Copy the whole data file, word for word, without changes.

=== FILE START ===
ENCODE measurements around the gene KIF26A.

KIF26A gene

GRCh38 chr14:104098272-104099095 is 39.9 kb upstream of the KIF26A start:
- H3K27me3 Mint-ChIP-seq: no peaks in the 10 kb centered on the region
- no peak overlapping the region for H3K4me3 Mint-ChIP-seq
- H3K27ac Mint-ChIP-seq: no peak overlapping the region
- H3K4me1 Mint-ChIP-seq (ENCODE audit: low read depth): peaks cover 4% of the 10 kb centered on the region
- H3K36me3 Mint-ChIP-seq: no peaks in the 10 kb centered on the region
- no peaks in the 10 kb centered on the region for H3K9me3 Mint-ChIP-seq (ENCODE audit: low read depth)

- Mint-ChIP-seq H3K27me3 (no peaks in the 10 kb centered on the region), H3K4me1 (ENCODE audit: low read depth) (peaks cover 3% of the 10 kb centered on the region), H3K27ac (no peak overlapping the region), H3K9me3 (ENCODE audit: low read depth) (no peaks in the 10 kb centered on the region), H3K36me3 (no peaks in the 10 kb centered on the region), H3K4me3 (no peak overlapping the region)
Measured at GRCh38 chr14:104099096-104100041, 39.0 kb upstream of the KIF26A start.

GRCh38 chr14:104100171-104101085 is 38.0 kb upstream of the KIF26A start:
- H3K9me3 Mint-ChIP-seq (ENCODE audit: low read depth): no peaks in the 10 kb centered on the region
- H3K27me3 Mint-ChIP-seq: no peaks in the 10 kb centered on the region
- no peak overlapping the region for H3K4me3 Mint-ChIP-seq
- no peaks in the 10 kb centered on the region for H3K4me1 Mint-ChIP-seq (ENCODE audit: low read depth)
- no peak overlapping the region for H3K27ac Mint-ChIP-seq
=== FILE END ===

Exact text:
ENCODE measurements around the gene KIF26A.

KIF26A gene

GRCh38 chr14:104098272-104099095 is 39.9 kb upstream of the KIF26A start:
- H3K27me3 Mint-ChIP-seq: no peaks in the 10 kb centered on the region
- no peak overlapping the region for H3K4me3 Mint-ChIP-seq
- H3K27ac Mint-ChIP-seq: no peak overlapping the region
- H3K4me1 Mint-ChIP-seq (ENCODE audit: low read depth): peaks cover 4% of the 10 kb centered on the region
- H3K36me3 Mint-ChIP-seq: no peaks in the 10 kb centered on the region
- no peaks in the 10 kb centered on the region for H3K9me3 Mint-ChIP-seq (ENCODE audit: low read depth)

- Mint-ChIP-seq H3K27me3 (no peaks in the 10 kb centered on the region), H3K4me1 (ENCODE audit: low read depth) (peaks cover 3% of the 10 kb centered on the region), H3K27ac (no peak overlapping the region), H3K9me3 (ENCODE audit: low read depth) (no peaks in the 10 kb centered on the region), H3K36me3 (no peaks in the 10 kb centered on the region), H3K4me3 (no peak overlapping the region)
Measured at GRCh38 chr14:104099096-104100041, 39.0 kb upstream of the KIF26A start.

GRCh38 chr14:104100171-104101085 is 38.0 kb upstream of the KIF26A start:
- H3K9me3 Mint-ChIP-seq (ENCODE audit: low read depth): no peaks in the 10 kb centered on the region
- H3K27me3 Mint-ChIP-seq: no peaks in the 10 kb centered on the region
- no peak overlapping the region for H3K4me3 Mint-ChIP-seq
- no peaks in the 10 kb centered on the region for H3K4me1 Mint-ChIP-seq (ENCODE audit: low read depth)
- no peak overlapping the region for H3K27ac Mint-ChIP-seq